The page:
Chronic low back pain is among the most common conditions treated in primary care settings, yet treatment remains unsatisfactory for many patients. The American College of Physicians now recommends mindfulness-based stress reduction as initial treatment for patients with chronic low back pain. Yet, despite strong evidence of effectiveness, this therapy has not been integrated into clinical care.
OPTIMUM, a new NIH Collaboratory Demonstration Project, will study the integration of a group-based mindfulness program for chronic low back pain into usual care in primary care settings. We spoke with Dr. Natalia Morone, the principal investigator of OPTIMUM, at the NIH Collaboratory’s PRISM kickoff meeting in November about the rationale for her study and her hopes for advancing pragmatic clinical research.
“The efficacy studies have been done; they have been very rigorous randomized controlled trials,” Dr. Morone explained. “Now we need to demonstrate to stakeholders—to patients, to clinicians, to healthcare administrators—how this can actually be done in the clinic and what are the results when you now deliver this program in a real-world setting.”
OPTIMUM is supported by the PRISM program (Pragmatic and Implementation Studies for the Management of Pain to Reduce Opioid Prescribing), part of the NIH’s Helping to End Addiction Long-term (HEAL) Initiative. The NIH Collaboratory Coordinating Center serves as the PRISM Resource Coordinating Center.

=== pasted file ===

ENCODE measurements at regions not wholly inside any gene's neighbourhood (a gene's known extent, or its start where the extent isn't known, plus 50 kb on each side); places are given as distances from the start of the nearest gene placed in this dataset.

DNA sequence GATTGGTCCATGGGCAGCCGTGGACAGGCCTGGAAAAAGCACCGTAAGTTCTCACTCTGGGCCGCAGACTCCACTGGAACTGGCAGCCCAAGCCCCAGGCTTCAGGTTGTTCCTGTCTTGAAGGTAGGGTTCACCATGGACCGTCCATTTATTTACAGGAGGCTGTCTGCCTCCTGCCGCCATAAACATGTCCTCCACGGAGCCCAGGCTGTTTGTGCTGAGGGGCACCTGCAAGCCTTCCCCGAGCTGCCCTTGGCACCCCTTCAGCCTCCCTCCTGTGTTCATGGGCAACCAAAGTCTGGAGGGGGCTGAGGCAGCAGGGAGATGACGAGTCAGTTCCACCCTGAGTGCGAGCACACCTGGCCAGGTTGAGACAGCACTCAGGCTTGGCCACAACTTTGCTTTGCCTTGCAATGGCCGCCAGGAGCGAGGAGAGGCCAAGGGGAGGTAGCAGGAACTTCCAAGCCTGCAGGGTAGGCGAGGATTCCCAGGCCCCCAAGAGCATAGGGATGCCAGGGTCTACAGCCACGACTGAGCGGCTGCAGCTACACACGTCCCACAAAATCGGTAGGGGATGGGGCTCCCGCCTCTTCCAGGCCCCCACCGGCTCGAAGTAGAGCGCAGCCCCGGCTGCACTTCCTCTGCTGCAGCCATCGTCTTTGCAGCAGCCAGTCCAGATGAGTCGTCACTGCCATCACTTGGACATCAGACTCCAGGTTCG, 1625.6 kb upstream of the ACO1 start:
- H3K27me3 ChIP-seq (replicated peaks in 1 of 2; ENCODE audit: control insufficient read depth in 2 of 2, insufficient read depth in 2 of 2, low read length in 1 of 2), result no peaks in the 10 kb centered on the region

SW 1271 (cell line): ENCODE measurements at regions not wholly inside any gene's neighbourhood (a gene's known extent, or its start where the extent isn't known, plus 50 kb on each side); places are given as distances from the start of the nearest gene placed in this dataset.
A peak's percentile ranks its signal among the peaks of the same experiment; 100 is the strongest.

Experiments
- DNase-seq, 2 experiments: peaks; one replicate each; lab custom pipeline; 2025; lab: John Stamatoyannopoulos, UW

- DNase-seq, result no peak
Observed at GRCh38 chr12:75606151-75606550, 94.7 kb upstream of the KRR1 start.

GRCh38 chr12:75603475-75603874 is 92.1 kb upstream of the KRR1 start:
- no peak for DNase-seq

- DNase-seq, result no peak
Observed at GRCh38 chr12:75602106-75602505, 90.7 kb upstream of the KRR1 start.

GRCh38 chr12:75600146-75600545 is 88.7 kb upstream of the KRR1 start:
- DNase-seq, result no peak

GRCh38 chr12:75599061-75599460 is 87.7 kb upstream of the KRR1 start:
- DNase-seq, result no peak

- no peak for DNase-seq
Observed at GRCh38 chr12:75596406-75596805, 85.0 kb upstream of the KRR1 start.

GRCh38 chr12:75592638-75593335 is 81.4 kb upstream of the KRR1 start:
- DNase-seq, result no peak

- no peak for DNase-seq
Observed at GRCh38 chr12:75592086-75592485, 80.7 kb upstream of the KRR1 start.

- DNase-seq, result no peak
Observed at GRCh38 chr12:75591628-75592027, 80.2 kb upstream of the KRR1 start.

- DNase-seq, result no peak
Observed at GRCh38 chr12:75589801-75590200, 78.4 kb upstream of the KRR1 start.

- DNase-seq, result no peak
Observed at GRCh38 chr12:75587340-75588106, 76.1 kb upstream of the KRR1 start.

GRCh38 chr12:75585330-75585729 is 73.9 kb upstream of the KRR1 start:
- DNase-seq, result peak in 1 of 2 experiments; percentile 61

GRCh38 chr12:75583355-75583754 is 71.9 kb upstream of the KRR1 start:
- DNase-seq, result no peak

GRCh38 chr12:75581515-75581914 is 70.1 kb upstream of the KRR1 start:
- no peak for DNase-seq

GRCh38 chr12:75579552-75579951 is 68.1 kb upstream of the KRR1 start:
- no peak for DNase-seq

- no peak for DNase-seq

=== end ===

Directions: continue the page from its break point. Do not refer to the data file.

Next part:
“I’m very excited to be in the Collaboratory, because it has been such a challenge bringing mindfulness and mindfulness-based stress reduction into the clinic,” Dr. Morone said. “I think our trial will really benefit from the collective experience and wisdom of the pragmatic trials that [the Collaboratory has] helped carry out.”
OPTIMUM and the NIH Collaboratory PRISM Resource Coordinating Center are supported by the National Center for Complementary and Integrative Health. Support is also provided by the NIH Common Fund through a cooperative agreement from the Office of Strategic Coordination within the Office of the NIH Director.